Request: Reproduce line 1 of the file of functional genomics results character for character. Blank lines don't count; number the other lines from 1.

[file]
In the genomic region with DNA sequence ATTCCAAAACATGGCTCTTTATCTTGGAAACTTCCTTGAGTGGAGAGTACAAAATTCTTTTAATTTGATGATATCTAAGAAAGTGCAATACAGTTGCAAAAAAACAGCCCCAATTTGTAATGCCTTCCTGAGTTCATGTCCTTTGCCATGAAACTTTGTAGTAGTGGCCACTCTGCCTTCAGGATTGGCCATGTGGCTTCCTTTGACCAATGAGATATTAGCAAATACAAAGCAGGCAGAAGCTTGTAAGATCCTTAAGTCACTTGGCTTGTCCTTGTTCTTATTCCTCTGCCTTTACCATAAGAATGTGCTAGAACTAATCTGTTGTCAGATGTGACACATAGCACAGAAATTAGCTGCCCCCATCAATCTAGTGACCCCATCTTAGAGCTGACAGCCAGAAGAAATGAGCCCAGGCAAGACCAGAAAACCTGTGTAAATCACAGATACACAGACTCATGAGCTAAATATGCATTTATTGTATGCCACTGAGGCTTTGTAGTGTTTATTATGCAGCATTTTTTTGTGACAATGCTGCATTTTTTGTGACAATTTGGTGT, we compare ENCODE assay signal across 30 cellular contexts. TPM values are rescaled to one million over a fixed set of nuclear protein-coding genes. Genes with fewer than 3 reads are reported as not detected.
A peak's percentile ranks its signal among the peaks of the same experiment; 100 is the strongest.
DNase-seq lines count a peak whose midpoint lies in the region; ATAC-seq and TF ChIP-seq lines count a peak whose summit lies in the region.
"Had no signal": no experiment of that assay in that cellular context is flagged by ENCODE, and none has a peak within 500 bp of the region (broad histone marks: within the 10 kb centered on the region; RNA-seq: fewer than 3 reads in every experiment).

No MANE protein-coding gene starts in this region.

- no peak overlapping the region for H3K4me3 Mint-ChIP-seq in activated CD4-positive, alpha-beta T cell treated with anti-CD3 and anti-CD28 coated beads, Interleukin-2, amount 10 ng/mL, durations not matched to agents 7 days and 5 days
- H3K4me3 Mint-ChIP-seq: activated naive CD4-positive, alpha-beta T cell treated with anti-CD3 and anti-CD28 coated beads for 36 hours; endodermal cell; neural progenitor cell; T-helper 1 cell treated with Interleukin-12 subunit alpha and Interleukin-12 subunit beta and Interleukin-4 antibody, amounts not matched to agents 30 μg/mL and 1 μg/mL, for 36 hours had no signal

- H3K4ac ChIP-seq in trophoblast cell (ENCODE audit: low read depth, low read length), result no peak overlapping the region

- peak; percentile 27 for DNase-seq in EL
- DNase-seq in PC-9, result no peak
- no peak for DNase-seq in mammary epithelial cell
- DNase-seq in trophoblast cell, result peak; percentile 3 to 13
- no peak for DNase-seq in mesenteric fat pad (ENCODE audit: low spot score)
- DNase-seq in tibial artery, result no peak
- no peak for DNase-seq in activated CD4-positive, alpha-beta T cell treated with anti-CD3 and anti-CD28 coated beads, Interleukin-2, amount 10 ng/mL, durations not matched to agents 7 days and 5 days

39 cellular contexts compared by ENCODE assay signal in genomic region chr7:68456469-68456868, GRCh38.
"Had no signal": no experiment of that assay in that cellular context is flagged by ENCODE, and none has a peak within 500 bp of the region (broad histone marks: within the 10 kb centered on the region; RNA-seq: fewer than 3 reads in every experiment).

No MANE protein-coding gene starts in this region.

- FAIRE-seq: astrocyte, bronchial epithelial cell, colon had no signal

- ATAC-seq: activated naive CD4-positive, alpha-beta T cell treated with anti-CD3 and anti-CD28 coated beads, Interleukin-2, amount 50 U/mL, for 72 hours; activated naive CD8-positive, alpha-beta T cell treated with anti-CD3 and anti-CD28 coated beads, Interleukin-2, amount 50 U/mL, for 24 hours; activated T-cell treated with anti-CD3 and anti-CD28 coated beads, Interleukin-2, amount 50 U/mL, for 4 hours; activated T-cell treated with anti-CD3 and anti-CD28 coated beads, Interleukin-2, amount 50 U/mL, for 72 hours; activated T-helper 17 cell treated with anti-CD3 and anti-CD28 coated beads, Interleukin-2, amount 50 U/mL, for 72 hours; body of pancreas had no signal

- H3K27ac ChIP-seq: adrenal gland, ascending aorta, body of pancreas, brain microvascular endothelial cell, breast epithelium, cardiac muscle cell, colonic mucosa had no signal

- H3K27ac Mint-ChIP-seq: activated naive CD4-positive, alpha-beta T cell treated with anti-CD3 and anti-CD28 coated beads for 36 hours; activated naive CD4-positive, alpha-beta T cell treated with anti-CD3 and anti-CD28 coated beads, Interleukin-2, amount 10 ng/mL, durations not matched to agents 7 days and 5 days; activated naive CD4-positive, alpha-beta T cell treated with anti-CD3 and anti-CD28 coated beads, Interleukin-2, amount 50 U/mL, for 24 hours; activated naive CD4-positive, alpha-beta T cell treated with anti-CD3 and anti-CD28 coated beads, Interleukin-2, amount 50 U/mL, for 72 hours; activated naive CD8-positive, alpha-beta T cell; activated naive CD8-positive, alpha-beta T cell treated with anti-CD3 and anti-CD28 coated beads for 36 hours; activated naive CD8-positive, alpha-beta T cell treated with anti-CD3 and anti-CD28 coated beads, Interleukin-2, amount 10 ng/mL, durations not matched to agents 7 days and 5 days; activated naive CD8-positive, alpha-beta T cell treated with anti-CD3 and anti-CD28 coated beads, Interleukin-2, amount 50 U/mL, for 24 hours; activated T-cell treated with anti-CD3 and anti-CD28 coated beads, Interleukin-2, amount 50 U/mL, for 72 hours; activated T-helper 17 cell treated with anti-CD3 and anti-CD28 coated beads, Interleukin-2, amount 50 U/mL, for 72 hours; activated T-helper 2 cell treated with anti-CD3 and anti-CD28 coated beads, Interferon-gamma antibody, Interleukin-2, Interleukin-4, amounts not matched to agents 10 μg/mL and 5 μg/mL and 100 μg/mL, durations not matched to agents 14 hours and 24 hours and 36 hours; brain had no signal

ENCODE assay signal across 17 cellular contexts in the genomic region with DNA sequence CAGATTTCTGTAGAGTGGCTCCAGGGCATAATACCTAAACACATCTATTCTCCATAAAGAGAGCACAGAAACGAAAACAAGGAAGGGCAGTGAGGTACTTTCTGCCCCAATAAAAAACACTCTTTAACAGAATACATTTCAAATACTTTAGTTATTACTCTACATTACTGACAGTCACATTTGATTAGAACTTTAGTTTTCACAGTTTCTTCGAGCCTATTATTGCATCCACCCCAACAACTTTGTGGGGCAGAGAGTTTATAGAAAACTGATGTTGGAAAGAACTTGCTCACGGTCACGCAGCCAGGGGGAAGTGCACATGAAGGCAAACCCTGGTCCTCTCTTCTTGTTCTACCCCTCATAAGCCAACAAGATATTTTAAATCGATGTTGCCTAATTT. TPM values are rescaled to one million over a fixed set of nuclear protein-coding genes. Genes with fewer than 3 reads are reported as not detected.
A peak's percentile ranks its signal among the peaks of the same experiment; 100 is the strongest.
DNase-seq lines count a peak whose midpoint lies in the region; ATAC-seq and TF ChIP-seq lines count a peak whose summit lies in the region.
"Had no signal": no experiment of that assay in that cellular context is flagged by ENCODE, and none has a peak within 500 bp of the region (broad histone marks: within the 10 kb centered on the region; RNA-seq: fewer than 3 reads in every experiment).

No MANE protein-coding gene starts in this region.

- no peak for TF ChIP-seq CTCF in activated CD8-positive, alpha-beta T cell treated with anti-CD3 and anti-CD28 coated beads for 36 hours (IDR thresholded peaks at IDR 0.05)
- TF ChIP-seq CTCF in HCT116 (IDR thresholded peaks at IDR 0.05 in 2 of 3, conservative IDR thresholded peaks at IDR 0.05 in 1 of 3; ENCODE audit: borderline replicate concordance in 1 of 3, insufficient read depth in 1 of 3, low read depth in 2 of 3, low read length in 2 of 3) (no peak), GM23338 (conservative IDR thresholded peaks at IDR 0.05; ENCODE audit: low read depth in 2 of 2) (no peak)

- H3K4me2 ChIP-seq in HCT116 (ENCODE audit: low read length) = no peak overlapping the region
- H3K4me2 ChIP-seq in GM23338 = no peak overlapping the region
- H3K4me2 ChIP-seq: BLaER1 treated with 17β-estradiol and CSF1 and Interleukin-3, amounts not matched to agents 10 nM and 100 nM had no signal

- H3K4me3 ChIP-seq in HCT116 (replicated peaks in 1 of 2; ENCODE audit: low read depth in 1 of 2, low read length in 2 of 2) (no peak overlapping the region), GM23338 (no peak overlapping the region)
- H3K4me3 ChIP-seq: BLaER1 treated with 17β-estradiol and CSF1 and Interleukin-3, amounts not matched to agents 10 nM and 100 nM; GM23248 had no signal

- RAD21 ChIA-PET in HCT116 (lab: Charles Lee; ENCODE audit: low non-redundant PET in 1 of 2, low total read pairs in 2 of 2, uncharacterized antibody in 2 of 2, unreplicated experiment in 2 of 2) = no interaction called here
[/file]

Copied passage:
In the genomic region with DNA sequence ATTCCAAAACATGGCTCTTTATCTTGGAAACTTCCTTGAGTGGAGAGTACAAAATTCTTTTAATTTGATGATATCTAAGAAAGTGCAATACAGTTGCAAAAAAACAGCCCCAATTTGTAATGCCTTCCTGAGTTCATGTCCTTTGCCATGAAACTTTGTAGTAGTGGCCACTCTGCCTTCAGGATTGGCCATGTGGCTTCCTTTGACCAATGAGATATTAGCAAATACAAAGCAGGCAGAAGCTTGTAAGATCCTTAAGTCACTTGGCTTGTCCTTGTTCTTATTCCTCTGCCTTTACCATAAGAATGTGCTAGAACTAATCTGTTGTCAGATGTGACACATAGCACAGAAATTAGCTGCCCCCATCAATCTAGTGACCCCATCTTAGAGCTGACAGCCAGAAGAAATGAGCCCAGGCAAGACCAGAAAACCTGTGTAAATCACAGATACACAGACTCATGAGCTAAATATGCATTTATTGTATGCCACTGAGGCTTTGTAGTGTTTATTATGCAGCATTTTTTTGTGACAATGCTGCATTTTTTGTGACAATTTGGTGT, we compare ENCODE assay signal across 30 cellular contexts. TPM values are rescaled to one million over a fixed set of nuclear protein-coding genes. Genes with fewer than 3 reads are reported as not detected.